First, while comparing on price is a metric that a lot of people use to choose something, it’s not something that I feel is entirely fair. You have to look at each item for what they are and see the differences between the two. Kent Wang’s suits are MTM — you can send it back and get alterations and adjustments made based off of a RTW suit you’re sent initially. Howard Yount is straight up RTW. So, those are different processes and things you’re buying entirely.
That said, why did I go with Howard Yount?
The first reason is that I know how it fits on me — more or less from the previous experience I have their summer blazer. I know that the adjustments I’d want done can be done by my local alterationist in about a week.
In terms of the jacket’s construction, I liked that the suit comes with minimal lining in the shoulders and sleeves. That’s important to me since I’m buying this for the rare instances in the summer when I need to wear a suit and it’s seasonably hot out, so having a suit that’s basically unlined is a huge plus.
The fact the suit’s fully canvased is another bonus and my prior experience with Howard Yount’s tropical wool trousers gives me some confidence of the fabric quality I can expect to be used in the suit.
Finally, there’s the convenience of buying something “off the (virtual) rack” and knowing with a degree of confidence how it’ll fit on me and be pretty close to being ready to go when/if I need it with near immediacy. For me, that’s a value in and of itself.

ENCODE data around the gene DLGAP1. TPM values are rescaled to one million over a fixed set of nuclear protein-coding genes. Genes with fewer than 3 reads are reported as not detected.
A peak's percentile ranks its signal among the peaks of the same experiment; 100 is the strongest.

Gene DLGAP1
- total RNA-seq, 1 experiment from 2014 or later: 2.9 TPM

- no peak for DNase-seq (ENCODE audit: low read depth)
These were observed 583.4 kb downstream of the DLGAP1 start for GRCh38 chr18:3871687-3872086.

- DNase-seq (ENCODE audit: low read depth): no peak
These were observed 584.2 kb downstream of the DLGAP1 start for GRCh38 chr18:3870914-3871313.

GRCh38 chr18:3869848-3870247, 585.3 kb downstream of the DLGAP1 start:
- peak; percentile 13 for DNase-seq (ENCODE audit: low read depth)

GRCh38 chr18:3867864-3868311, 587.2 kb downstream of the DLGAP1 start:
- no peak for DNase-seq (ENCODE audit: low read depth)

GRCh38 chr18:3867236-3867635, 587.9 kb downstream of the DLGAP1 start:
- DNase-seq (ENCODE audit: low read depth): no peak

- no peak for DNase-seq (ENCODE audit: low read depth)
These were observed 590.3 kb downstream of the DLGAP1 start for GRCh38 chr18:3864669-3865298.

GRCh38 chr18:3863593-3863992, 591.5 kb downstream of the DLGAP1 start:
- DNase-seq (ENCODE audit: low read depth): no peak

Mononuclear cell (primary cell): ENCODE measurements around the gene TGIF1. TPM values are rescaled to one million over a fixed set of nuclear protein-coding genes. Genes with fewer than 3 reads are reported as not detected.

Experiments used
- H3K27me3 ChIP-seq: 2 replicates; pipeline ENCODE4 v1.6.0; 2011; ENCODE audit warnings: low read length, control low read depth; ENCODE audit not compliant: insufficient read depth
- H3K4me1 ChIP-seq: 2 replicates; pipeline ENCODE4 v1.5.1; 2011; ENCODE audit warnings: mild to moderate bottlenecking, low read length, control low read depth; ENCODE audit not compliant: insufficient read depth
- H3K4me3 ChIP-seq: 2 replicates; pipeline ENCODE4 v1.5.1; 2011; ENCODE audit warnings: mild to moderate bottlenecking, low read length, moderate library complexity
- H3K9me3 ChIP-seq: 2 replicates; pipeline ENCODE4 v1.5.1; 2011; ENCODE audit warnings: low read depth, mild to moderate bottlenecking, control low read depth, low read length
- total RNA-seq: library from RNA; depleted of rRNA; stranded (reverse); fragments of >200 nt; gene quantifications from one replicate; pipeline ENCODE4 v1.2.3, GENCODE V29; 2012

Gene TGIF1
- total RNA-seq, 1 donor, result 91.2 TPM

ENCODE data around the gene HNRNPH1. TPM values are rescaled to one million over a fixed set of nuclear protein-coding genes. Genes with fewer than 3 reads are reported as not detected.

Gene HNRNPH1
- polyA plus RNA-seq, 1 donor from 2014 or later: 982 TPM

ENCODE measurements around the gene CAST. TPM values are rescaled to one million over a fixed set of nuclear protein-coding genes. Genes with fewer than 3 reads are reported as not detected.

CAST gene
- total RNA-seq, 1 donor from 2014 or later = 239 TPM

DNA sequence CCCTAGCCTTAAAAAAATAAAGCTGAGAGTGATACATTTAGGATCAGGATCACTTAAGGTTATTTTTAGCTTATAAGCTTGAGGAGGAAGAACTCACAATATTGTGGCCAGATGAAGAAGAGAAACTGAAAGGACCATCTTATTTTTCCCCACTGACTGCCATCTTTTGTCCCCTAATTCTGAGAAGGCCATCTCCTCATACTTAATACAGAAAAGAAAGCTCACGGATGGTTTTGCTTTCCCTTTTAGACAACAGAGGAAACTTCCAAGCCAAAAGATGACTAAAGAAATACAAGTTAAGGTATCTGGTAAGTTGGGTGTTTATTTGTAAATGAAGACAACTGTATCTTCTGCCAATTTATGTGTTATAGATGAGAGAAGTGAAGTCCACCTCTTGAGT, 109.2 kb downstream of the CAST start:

Now, the downsides to RTW is that you’re not going to get the plethora of options you’d be getting with a MTM process. If I wanted a slightly different button stance, a different fabric, a longer or shorter hem, a change in shoulder width, etc., then I really can’t do much about that with RTW. And if you’re a person that needs or really wants those options, then MTM might very well be the route for you. The downside is the time it takes to go through that process.
I have a lot more thoughts on the whole custom-made versus ready-made debate that I might spell out at some point, but the bottom line is that you have to go with what works for you, personally.
To give you an idea, I’ve been spending a good deal of time trying to find a place to get MTM linen dress shirts for summer and it’s been a long process. One company I used didn’t turn out something I was entirely happy with the first time around and it’s being redone again. It’ll probably be close to two months or maybe even three before they might produce something I’m happy with and will then spend another few weeks after that waiting for more to be made. With another place, it’s been about a month between my first test shirt order and when I’ll be able to get to a fitting. Odds are good that unless they nail the fit on the first try (which rarely happens), it’ll be another month before I go forward with placing a larger order with them. Yet another shirtmaker has a traveling schedule that I kept missing and wasn’t able to see for well over a year — and they have a 6-8 week production time from when you place your order to when you receive it.
And, that’s just for a shirt. The process of going MTM on shirts has taught me that if I were to start looking into MTM or bespoke suiting, it’s something that 1.) I wouldn’t want to rush and 2.) I would need to be very mindful of entering with an eye for detail and attention that I probably don’t have fully developed yet.